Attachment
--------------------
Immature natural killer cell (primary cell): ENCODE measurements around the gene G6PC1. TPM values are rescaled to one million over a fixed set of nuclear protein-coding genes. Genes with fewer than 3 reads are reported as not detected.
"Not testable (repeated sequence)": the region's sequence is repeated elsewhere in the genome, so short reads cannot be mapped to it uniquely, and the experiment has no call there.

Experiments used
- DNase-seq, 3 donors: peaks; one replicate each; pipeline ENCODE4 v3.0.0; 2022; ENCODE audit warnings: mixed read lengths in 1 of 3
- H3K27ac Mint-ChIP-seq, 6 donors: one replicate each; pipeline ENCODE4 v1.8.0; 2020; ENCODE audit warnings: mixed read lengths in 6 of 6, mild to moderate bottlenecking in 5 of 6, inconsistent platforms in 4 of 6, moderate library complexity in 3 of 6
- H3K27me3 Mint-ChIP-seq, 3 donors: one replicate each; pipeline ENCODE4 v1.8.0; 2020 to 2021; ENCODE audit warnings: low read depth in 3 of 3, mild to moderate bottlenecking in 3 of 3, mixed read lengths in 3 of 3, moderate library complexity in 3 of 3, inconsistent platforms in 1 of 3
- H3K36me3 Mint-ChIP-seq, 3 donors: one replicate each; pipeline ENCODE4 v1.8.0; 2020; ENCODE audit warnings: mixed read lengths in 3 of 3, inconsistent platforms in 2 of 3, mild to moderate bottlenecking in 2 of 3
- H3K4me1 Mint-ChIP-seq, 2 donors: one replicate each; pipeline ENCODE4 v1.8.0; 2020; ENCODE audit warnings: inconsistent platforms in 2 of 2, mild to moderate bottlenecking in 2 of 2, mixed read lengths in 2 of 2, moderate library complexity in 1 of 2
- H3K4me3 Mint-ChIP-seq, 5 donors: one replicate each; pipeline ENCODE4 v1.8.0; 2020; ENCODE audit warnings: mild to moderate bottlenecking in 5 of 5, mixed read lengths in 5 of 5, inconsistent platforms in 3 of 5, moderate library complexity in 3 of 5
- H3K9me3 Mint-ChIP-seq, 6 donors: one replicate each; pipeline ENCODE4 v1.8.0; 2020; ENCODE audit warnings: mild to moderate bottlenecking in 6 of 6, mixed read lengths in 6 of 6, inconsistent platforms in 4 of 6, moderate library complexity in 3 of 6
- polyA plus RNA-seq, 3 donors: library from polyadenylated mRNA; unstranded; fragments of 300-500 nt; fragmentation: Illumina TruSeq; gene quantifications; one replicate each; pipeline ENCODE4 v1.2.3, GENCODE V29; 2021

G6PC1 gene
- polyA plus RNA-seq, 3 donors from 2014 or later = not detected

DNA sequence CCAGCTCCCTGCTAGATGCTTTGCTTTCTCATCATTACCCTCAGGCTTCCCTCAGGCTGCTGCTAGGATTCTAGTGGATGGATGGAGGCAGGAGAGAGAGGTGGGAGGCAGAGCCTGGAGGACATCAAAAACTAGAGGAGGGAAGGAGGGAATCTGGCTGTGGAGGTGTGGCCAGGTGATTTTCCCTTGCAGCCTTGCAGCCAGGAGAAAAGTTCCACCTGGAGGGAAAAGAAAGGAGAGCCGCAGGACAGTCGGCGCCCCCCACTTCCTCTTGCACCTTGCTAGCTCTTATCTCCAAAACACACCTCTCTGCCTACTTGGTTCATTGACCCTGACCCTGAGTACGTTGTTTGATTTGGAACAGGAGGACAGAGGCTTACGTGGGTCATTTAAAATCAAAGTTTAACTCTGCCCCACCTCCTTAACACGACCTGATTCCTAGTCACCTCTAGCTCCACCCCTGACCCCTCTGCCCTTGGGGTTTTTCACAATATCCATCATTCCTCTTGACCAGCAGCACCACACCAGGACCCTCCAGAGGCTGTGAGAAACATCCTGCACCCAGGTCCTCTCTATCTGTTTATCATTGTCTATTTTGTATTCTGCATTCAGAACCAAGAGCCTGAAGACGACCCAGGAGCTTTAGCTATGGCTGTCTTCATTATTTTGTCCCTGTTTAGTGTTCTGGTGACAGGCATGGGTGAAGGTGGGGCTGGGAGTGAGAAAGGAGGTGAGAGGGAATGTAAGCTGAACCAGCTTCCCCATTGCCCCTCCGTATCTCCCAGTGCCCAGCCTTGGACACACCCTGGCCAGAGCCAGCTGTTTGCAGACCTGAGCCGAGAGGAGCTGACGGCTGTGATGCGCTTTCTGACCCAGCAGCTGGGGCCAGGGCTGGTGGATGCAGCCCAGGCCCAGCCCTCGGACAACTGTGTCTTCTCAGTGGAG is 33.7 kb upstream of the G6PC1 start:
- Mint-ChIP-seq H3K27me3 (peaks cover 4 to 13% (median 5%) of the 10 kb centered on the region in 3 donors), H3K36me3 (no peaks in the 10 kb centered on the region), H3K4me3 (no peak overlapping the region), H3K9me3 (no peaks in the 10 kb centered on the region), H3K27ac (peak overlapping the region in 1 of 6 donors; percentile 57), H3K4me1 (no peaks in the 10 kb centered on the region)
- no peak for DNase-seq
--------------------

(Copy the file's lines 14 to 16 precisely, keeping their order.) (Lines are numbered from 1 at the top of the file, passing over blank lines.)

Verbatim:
DNA sequence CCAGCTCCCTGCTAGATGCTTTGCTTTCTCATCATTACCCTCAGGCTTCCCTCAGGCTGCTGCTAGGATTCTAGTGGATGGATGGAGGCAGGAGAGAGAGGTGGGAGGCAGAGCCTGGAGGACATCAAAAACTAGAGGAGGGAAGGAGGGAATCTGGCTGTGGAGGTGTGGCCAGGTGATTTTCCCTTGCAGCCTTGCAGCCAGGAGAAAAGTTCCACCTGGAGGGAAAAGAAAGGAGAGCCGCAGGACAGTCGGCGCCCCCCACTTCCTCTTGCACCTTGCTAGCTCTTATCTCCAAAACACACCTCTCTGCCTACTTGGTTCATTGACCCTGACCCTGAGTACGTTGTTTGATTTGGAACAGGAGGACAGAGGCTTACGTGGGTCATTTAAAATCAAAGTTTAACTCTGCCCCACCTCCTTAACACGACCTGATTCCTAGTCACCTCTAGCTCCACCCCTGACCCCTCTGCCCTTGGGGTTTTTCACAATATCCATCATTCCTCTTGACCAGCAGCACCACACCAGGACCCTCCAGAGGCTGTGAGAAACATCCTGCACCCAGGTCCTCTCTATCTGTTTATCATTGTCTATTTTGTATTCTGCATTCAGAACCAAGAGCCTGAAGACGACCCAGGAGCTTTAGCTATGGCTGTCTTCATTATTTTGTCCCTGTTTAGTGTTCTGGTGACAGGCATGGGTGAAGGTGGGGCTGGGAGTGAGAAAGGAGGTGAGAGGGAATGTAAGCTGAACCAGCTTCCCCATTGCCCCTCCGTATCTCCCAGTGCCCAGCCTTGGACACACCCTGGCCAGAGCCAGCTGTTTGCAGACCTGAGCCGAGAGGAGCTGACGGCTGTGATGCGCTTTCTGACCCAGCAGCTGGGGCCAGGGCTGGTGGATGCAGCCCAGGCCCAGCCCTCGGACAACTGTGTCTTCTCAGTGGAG is 33.7 kb upstream of the G6PC1 start:
- Mint-ChIP-seq H3K27me3 (peaks cover 4 to 13% (median 5%) of the 10 kb centered on the region in 3 donors), H3K36me3 (no peaks in the 10 kb centered on the region), H3K4me3 (no peak overlapping the region), H3K9me3 (no peaks in the 10 kb centered on the region), H3K27ac (peak overlapping the region in 1 of 6 donors; percentile 57), H3K4me1 (no peaks in the 10 kb centered on the region)
- no peak for DNase-seq